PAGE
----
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The invisible suffering of Rohingya refugees

Rohingya refugee camp in Kalindikunj, New Delhi. document

Rohingya refugee camp in Kalindikunj, New Delhi. File | Photo Credit: The Hindu

At a recent group psychosocial support meeting Rohingya Among female refugees in Delhi, the women burst out laughing when a therapist asked them if they felt anxious at night. “Many nights I woke up paralyzed. My arms and legs were numb, thinking our camp was on fire again.” Rozina smiled, acting like she was paralyzed. Another added, “Whenever there is a lot of When there was a loud noise, we would run out half-naked, without wearing burqas, because there would be no time to cover up for fear of another fire.” All 20 women in the room were laughing until they had tears in their eyes.

Psychotherapists say laughter can be a defense mechanism that protects trauma survivors from the depth of actual pain. According to December 2023 data from the United Nations High Commissioner for Refugees (UNHCR), more than 22,000 Rohingya refugees live in India.

Most of them fled Myanmar between 2012 and 2017, when the Myanmar military began a “clearance operation” that killed Rohingya, raped women and destroyed villages in Rakhine state. “I fled Myanmar when I was 16. I remember everything along the way; murdered and beheaded bodies lying on the ground,” said Momina, a 24-year-old mother of two. She and others lived in shack-style huts in Derry and watched as fires destroyed their huts. The fires are sometimes accidental, but are sometimes started by members of nationalist extremist groups who claim responsibility on social media.

Areas highlighted in dark blue are those with the highest numbers of Rohingya refugees. Source: Refugees International and Freedom Project

Areas highlighted in dark blue are those with the highest numbers of Rohingya refugees. Source: Refugees International & Freedom Project

Momina was traumatized and retraumatized by multiple fires in refugee settlements in Delhi. “When there’s a fire, or even when there’s a lot of noise, I get so scared that I would pass out.”

She was diagnosed with severe depression and dissociative identity disorder, a mental health condition in which sufferers have two or more separate identities. Momina takes on at least three or four different identities, all of which are tied to her extremely traumatic past. Sometimes she transforms into a four-year-old child whose mother was killed by junta forces in Myanmar, and whom Momina then takes under her protection. Sometimes she plays an angry and violent Rohingya boy.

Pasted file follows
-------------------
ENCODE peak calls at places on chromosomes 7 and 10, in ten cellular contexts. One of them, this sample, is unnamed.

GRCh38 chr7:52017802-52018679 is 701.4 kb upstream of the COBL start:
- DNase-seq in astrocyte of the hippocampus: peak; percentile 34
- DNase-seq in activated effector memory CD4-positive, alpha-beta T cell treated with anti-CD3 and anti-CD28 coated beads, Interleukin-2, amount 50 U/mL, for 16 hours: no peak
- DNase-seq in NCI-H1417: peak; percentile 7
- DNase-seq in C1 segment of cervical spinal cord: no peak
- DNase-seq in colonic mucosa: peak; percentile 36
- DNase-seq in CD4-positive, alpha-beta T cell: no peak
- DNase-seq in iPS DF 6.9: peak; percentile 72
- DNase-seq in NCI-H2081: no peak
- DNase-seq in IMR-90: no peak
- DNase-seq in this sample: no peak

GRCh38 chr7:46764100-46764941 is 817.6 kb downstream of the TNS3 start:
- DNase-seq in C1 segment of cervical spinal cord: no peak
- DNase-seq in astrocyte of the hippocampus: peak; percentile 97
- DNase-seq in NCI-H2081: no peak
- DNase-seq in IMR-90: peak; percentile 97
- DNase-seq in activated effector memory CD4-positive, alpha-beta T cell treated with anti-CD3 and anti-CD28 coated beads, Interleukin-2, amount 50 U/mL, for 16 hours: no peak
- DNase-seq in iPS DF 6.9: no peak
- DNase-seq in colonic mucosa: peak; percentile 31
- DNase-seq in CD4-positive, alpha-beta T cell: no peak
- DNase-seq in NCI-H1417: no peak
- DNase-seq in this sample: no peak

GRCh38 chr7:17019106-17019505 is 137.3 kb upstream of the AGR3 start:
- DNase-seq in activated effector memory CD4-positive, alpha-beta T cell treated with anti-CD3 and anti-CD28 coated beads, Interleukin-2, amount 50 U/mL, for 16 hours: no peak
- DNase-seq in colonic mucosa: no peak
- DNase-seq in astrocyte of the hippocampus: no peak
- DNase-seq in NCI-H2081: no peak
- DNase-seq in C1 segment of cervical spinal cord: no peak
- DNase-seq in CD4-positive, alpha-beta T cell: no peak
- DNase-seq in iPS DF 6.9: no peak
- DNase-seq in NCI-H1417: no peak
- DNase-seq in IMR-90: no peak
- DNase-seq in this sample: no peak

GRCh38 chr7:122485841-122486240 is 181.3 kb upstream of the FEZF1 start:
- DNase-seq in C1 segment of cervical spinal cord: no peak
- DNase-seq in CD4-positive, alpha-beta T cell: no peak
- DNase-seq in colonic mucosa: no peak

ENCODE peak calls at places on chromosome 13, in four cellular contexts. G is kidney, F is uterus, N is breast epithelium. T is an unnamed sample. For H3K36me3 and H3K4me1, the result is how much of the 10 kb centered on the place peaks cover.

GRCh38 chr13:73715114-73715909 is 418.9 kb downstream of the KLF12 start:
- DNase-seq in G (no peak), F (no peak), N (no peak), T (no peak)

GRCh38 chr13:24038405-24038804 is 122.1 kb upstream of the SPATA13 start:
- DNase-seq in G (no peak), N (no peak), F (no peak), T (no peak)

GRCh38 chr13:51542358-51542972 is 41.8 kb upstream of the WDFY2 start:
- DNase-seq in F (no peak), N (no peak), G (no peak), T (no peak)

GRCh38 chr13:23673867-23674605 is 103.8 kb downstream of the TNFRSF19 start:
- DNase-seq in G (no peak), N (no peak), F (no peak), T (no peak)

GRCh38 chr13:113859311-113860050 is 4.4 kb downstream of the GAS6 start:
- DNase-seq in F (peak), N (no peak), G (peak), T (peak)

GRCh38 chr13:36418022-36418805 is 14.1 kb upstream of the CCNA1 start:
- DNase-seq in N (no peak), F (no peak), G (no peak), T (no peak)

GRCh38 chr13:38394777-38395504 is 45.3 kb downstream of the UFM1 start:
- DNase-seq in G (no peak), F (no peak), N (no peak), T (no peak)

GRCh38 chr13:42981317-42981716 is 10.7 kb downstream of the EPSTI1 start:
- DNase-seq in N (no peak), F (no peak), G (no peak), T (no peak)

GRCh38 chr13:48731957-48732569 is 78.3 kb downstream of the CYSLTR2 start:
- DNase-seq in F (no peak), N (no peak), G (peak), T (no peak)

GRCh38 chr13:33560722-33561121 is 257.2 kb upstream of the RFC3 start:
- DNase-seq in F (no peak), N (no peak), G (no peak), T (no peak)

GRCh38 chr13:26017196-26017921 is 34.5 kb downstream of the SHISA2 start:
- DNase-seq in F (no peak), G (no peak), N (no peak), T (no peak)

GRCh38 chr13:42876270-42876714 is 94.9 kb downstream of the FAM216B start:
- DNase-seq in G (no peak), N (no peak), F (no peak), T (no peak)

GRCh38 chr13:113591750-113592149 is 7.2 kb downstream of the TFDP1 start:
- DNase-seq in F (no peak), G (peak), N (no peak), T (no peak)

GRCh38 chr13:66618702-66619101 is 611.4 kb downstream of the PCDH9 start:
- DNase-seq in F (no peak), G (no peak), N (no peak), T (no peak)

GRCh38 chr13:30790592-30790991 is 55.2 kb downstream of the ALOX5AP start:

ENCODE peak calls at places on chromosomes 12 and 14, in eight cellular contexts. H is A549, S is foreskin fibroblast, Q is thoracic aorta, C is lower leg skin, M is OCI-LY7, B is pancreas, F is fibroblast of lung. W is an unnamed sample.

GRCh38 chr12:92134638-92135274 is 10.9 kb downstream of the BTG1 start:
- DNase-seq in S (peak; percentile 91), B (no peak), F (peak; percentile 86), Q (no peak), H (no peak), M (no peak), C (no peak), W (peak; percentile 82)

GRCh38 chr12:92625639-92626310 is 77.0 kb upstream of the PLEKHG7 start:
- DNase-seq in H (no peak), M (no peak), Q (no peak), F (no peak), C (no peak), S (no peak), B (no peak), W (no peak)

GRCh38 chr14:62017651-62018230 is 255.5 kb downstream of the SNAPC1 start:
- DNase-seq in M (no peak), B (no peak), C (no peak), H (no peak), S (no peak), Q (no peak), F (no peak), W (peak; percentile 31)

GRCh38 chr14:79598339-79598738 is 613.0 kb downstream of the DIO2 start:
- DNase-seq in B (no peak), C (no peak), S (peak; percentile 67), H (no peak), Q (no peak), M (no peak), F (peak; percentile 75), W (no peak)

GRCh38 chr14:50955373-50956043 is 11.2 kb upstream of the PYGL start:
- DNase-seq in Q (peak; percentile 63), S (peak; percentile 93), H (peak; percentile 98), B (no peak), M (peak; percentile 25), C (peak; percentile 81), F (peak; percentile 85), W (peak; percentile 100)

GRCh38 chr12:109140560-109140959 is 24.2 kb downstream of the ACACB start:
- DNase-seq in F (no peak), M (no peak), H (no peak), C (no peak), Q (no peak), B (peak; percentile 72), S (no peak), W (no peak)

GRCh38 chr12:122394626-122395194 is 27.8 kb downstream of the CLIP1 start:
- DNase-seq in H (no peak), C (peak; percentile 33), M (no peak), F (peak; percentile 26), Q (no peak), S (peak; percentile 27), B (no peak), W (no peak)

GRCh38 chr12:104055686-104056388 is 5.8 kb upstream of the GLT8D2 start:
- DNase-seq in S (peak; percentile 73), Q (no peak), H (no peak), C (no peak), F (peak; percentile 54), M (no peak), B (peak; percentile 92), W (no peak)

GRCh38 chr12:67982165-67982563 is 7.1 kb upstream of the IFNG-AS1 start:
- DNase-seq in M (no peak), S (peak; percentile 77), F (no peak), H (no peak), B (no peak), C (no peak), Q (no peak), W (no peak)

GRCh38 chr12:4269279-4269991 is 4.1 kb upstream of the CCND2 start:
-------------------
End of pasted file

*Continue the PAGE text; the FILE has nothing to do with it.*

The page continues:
Momina is not the only person to report suffering from severe mental health illness. At the women’s center run by my organization, The Azadi Project, and supported by the Mariwala Health Initiative, many women report episodes of fainting after bouts of anxiety, dissociative attacks, and self-harm. The organization only targets women, but many men also suffer from serious mental health conditions.

While their trauma can be traced back to the genocide in Myanmar, it is made worse by the discriminatory conditions they face in India, where they are officially labeled “illegal immigrants” and denied full access to education, basic health care, legal services and Opportunities for formal livelihood opportunities. Anti-Muslim and anti-refugee xenophobia is growing, further causing them to live in shadow and absolute fear.

Although most Rohingya have UNHCR cards recognizing them as refugees, fears of arbitrary detention and deportation fuel their anxiety and fear. At least 500 Rohingya, including women and children, are being held in detention centers across India, according to interviews with Rohingya families and lawyers. In many cases, these individuals have been in prison for decades, illegally held without any criminal charges. Visit any Rohingya settlement in India and you will find that in every other family, either someone is currently detained or someone has been detained for a considerable period of time. Momina’s sister-in-law Amira was arbitrarily detained during the epidemic and was also detained for nearly three years. She was released after being paralyzed and seriously ill. Amira, like most other Rohingya refugees, has no place to process her trauma and heal. Amira was an introvert who rarely went out and only did housework. After many years in detention, she became even more withdrawn. Both Amira and Momina are now receiving mental health support, but this has only been reduced given the critical needs of this population.

Civil society organizations serving Rohingya refugees in India are in dire need of funding as most FCRA licenses that allowed them to accept foreign funding have been cancelled. Over the past few years, many programs supporting Rohingya refugees have either been shut down or cut to a minimum. Only a few UNHCR-supported organizations continue to work in this area, but they do so cautiously and not at full capacity.

While the plight of nearly one million Rohingya refugees in Bangladesh has received considerable attention, the international community also needs to pay attention to the escalating mental health issues among Rohingya refugees in India. A multi-pronged approach is urgently needed. First, we must address and mitigate the core causes of re-traumatization and provide the Rohingya with a more dignified life in India, with more institutions and official status. Secondly, we must make primary and tertiary health care facilities accessible to everyone with a UNHCR card; thirdly, we must support grassroots organizations to create safe spaces where Rohingya refugees can receive support and access without fear Begin their journey to recovery.

Priyali Sur, Founder and Executive Director, The Azadi Project



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